72nd D-Day Anniversary: All Who Serve Are a Part of the Greatest Generation

Troops watch activity ashore on Omaha Beach as their LCVP landing craft approaches the shore on D-Day, June 6, 1944, during the Allied invasion of German-occupied France. Photo by U.S. Army Signal CorpsNational Archives/UPI (Newscom TagID: upiphotostwo455985.jpg) [Photo via Newscom]

James Carafano /

Stop your average American on the street and ask them “what happened on June 6?” Surprisingly—a few might recall that on a dreary morning while the low-tide lapped lazily on the rocky coast of Normandy, France, brave men in battle armor no thicker than a khaki shirt grimly headed toward Hitler’s Atlantic wall.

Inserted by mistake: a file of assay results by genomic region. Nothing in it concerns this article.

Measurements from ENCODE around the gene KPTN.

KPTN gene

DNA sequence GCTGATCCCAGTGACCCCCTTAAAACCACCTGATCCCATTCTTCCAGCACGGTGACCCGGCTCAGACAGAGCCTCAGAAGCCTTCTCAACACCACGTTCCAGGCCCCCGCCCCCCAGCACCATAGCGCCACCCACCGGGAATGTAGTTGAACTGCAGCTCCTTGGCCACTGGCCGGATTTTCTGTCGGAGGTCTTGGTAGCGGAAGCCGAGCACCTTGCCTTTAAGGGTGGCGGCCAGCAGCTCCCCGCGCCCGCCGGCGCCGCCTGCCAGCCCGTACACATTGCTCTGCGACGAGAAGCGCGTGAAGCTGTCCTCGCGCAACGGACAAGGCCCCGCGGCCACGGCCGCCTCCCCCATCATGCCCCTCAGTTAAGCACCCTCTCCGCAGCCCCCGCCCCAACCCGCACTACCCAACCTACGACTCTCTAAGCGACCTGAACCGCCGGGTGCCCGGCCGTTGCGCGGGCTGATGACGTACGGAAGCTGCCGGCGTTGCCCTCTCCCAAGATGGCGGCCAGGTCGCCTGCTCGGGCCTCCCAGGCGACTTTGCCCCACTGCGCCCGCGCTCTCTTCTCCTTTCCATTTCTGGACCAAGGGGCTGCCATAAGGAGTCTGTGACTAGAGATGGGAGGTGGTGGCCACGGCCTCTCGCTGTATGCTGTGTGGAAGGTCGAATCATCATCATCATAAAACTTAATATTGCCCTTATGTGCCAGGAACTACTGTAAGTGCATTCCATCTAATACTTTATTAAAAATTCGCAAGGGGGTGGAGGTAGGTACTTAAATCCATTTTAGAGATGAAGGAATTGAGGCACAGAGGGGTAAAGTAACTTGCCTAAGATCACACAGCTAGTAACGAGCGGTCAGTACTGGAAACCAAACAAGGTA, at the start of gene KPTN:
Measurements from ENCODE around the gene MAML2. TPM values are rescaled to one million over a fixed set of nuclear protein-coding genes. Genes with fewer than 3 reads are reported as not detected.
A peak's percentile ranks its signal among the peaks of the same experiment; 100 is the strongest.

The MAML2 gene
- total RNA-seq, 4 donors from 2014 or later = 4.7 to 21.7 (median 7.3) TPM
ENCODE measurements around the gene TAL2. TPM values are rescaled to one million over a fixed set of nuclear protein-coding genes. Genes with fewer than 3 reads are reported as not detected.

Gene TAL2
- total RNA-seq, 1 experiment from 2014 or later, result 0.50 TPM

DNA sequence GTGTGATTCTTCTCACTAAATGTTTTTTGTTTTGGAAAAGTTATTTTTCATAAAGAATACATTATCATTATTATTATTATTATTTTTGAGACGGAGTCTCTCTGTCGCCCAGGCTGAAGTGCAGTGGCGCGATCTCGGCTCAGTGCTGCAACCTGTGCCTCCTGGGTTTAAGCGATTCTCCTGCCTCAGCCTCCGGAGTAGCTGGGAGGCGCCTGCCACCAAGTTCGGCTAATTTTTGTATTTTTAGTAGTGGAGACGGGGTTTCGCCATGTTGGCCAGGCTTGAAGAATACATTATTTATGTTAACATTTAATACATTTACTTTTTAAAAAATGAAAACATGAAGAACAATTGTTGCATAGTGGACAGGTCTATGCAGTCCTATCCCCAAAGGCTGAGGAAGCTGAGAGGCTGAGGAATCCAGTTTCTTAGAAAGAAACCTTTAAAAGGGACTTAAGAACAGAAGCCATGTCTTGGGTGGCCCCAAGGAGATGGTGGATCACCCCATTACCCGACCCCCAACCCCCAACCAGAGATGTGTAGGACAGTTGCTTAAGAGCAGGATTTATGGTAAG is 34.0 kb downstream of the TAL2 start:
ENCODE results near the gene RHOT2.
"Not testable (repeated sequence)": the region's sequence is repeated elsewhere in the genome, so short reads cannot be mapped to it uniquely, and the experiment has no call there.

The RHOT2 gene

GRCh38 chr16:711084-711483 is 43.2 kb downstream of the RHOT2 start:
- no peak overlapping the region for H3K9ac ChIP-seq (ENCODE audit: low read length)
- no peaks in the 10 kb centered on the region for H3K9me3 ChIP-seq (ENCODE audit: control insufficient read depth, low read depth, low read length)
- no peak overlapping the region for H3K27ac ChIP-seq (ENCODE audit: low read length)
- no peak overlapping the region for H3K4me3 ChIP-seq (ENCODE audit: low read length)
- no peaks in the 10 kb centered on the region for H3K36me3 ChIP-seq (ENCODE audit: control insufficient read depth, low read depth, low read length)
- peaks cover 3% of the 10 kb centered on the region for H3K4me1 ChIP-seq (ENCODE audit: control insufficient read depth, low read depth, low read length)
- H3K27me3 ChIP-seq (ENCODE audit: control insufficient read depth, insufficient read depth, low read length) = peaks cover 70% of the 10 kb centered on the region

There is nothing special to mark the 72nd anniversary of the D-Day invasion during World War II. Nothing special—other than the men themselves.

That 18-year-old struggling up the steep bluffs of Omaha Beach while tracer rounds flashed overhead would be 90 years old now, eyes flickering still alive with the memories of that unforgettable day.

About 73,000 Americans landed onto the beaches on June 6, 1944. Almost 2,500 of our boys were killed.

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